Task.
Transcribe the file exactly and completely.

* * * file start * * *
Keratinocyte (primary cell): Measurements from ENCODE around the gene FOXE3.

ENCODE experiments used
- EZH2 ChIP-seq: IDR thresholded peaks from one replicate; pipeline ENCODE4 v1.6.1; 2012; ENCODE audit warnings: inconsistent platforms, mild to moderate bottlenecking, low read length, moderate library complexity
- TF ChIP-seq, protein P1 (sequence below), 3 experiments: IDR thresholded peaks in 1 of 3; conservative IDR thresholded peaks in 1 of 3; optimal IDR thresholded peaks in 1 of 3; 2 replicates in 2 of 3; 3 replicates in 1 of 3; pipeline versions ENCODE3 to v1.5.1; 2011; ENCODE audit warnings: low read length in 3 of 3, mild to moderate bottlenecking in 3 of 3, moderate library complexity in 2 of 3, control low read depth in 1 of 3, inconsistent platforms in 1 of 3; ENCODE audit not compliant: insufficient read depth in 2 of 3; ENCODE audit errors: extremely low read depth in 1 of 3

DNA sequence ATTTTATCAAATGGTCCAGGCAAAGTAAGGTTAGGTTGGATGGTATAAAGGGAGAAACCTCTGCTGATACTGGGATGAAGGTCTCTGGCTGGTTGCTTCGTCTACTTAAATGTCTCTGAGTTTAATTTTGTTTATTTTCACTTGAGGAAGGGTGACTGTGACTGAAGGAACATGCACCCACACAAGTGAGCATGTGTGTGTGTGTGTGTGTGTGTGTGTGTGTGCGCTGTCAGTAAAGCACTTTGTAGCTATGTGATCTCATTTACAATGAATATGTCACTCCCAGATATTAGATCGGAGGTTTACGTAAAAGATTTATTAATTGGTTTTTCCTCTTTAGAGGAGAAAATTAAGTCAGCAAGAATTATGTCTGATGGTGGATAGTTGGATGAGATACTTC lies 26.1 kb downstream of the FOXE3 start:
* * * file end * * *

Keratinocyte (primary cell): Measurements from ENCODE around the gene FOXE3.

ENCODE experiments used
- EZH2 ChIP-seq: IDR thresholded peaks from one replicate; pipeline ENCODE4 v1.6.1; 2012; ENCODE audit warnings: inconsistent platforms, mild to moderate bottlenecking, low read length, moderate library complexity
- TF ChIP-seq, protein P1 (sequence below), 3 experiments: IDR thresholded peaks in 1 of 3; conservative IDR thresholded peaks in 1 of 3; optimal IDR thresholded peaks in 1 of 3; 2 replicates in 2 of 3; 3 replicates in 1 of 3; pipeline versions ENCODE3 to v1.5.1; 2011; ENCODE audit warnings: low read length in 3 of 3, mild to moderate bottlenecking in 3 of 3, moderate library complexity in 2 of 3, control low read depth in 1 of 3, inconsistent platforms in 1 of 3; ENCODE audit not compliant: insufficient read depth in 2 of 3; ENCODE audit errors: extremely low read depth in 1 of 3

DNA sequence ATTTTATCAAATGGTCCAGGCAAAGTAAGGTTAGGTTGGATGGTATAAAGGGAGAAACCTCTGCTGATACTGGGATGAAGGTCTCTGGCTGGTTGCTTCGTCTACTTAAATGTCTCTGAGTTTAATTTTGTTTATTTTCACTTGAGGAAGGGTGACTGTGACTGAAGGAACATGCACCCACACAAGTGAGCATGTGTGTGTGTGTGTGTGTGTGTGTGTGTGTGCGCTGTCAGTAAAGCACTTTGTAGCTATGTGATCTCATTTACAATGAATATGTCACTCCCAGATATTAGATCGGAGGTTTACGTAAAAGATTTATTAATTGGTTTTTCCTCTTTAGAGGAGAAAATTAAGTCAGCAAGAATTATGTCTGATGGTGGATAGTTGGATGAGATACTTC lies 26.1 kb downstream of the FOXE3 start: